The Tandem Duplicator Phenotype Is a Prevalent Genome-Wide Cancer Configuration Driven by Distinct Gene Mutations.

Francesca Menghi, The Jackson Laboratory
Floris P Barthel, The Jackson Laboratory
Vinod Yadav, The Jackson Laboratory
Ming Tang
Bo Ji, The Jackson Laboratory
Zhonghui Tang, The Jackson Laboratory
Gregory W. Carter, The Jackson Laboratory
Yijun Ruan, The Jackson Laboratory
Ralph Scully
Roel G W Verhaak, The Jackson Laboratory
Jos Jonkers
Edison T Liu, The Jackson Laboratory

WGS library preparation, sequencing and analysis were performed by JAX Cancer Center Shared Resources (Genomic Technology and the Computational Sciences) at The Jackson Laboratory.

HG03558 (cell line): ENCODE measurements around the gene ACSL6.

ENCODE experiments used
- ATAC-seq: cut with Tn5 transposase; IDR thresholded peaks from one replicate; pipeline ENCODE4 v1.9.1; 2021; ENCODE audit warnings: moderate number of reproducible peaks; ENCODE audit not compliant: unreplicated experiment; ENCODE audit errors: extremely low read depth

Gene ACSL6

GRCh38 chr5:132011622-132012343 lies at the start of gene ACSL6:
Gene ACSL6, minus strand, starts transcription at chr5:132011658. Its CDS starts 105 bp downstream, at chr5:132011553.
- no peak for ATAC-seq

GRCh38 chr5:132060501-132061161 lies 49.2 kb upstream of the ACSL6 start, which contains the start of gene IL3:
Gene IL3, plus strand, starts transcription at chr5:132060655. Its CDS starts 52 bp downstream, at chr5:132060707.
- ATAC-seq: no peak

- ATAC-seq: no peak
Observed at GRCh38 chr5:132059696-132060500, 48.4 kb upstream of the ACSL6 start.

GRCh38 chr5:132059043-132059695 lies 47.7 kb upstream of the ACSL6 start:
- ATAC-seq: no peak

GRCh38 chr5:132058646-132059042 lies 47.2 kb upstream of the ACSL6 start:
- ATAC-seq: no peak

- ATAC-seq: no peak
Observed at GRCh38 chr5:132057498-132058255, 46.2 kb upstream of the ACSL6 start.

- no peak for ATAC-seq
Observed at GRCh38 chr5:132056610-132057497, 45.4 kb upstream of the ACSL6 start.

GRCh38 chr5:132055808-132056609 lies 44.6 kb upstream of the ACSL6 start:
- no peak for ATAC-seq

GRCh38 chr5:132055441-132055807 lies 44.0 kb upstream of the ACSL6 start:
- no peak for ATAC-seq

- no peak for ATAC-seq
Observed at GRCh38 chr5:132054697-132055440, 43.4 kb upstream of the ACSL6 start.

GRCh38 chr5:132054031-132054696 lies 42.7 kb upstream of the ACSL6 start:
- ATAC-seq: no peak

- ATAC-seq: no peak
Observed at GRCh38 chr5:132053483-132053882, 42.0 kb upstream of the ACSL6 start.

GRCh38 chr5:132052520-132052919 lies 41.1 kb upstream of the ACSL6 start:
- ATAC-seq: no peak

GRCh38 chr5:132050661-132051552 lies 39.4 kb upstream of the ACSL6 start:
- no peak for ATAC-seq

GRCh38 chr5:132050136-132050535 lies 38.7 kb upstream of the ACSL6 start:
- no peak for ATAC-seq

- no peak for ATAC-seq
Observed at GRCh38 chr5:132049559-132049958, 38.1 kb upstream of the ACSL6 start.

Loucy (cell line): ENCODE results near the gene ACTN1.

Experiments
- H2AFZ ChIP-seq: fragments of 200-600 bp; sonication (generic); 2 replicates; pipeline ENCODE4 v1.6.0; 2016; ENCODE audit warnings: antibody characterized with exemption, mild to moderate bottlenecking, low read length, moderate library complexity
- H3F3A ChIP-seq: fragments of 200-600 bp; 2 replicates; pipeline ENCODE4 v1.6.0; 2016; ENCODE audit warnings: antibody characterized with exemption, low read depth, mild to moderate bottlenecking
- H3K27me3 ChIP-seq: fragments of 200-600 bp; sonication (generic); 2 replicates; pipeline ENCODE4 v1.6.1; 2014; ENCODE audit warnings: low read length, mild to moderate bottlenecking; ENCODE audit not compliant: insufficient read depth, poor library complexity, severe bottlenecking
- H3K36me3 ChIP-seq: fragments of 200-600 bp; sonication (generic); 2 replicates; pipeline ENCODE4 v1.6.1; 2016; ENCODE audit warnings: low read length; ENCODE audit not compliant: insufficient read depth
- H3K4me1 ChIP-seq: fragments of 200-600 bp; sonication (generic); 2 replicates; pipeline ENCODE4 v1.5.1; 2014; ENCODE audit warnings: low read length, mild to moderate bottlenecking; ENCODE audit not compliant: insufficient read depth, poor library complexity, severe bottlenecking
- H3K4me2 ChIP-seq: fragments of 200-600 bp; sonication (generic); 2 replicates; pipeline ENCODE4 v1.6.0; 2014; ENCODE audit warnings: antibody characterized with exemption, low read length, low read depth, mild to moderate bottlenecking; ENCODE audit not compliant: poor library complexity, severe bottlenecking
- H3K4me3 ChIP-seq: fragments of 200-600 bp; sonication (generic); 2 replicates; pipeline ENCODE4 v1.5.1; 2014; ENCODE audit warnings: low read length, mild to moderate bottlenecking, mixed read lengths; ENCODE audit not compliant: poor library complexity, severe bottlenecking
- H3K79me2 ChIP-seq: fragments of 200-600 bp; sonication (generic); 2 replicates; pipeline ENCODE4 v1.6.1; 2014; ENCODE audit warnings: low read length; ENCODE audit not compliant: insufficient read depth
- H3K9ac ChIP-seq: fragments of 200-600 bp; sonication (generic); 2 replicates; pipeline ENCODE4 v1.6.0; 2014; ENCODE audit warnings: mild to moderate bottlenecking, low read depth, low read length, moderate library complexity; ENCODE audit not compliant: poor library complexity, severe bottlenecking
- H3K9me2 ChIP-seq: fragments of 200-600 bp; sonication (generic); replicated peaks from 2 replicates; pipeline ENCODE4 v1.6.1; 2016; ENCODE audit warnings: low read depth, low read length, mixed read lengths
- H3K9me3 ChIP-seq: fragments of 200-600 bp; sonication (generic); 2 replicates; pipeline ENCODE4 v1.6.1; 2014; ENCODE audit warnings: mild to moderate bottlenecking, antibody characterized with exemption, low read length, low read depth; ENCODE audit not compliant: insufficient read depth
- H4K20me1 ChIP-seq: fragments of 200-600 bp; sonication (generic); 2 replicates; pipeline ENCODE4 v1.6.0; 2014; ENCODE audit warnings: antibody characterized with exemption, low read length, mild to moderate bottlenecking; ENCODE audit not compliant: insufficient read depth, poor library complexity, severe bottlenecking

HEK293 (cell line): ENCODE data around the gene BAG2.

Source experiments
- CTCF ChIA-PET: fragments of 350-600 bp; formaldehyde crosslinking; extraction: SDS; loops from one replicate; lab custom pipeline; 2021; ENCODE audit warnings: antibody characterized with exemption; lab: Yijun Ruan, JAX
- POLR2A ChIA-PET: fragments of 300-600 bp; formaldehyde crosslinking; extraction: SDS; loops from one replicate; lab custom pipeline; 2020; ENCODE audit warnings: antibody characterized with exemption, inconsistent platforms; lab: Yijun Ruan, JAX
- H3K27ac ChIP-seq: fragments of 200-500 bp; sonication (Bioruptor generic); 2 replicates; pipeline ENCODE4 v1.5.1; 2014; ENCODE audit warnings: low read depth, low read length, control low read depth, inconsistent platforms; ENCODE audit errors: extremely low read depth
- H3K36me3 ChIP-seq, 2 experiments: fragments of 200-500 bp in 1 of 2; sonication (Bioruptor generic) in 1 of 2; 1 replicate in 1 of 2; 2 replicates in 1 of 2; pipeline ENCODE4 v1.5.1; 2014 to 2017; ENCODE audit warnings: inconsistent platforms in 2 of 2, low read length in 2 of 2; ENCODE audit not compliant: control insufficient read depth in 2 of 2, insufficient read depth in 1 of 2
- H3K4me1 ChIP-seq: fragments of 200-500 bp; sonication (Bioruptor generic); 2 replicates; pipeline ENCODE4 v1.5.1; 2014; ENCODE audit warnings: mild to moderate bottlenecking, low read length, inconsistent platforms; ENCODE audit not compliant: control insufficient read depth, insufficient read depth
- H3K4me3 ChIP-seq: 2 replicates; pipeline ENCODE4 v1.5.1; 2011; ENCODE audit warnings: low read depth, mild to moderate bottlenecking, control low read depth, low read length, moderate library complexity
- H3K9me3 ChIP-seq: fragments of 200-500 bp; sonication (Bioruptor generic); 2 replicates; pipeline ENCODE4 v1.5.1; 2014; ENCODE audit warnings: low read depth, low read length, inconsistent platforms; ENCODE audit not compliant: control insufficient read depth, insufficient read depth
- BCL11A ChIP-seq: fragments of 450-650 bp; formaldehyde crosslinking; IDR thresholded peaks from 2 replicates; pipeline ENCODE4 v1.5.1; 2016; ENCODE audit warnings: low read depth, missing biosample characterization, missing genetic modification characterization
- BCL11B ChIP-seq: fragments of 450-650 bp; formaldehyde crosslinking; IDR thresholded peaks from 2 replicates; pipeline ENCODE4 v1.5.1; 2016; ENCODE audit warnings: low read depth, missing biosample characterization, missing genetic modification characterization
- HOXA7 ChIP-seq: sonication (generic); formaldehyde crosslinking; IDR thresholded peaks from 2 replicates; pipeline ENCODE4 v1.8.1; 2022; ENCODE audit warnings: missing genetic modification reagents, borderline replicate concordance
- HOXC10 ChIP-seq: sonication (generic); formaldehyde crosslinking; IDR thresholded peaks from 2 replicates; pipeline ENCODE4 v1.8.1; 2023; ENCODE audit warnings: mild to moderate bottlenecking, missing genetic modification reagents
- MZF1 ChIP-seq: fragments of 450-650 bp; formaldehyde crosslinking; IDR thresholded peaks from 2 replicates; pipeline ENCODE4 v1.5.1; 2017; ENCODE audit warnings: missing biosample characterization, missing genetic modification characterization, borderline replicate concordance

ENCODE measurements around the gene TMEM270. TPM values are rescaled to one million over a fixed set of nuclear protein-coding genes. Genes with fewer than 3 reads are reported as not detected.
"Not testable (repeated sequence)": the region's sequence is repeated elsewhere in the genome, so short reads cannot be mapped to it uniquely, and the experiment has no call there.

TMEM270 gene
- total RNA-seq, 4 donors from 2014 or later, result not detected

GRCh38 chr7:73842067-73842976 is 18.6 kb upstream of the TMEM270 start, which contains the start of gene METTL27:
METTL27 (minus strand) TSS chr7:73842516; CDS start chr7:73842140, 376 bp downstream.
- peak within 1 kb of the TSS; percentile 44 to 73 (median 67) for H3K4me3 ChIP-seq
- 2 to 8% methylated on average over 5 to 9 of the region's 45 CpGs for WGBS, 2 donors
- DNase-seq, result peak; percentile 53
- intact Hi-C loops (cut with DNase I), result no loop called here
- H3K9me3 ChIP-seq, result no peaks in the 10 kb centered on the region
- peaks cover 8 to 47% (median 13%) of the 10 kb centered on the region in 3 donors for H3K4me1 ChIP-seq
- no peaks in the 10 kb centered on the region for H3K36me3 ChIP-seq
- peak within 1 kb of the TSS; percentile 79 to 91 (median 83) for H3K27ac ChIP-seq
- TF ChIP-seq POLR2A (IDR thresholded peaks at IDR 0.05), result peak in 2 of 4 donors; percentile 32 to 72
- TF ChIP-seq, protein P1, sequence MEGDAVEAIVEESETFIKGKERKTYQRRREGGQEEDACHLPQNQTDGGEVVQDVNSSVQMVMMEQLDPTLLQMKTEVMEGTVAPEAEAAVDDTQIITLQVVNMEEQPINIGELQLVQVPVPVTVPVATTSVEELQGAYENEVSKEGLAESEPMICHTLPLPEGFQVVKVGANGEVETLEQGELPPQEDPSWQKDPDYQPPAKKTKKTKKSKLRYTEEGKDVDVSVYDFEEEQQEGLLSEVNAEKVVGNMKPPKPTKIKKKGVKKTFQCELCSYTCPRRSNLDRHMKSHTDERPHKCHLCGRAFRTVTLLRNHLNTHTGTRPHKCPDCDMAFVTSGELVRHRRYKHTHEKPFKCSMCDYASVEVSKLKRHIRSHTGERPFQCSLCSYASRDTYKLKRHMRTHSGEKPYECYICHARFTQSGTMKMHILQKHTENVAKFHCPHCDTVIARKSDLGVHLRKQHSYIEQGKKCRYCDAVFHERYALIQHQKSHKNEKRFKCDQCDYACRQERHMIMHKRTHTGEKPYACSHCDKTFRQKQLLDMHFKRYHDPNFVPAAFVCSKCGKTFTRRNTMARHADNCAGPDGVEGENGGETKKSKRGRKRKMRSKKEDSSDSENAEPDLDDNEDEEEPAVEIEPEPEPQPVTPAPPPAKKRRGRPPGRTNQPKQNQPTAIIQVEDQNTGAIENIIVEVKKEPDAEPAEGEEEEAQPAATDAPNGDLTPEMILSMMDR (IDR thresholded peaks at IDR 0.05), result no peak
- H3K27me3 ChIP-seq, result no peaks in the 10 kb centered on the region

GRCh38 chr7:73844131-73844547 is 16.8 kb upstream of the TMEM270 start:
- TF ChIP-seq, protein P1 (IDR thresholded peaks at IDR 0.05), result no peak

The tandem duplicator phenotype (TDP) is a genome-wide instability configuration primarily observed in breast, ovarian, and endometrial carcinomas. Here, we stratify TDP tumors by classifying their tandem duplications (TDs) into three span intervals, with modal values of 11 kb, 231 kb, and 1.7 Mb, respectively. TDPs with ∼11 kb TDs feature loss of TP53 and BRCA1. TDPs with ∼231 kb and ∼1.7 Mb TDs associate with CCNE1 pathway activation and CDK12 disruptions, respectively. We demonstrate that p53 and BRCA1 conjoint abrogation drives TDP induction by generating short-span TDP mammary tumors in genetically modified mice lacking them. Lastly, we show how TDs in TDP tumors disrupt heterogeneous combinations of tumor suppressors and chromatin topologically associating domains while duplicating oncogenes and super-enhancers.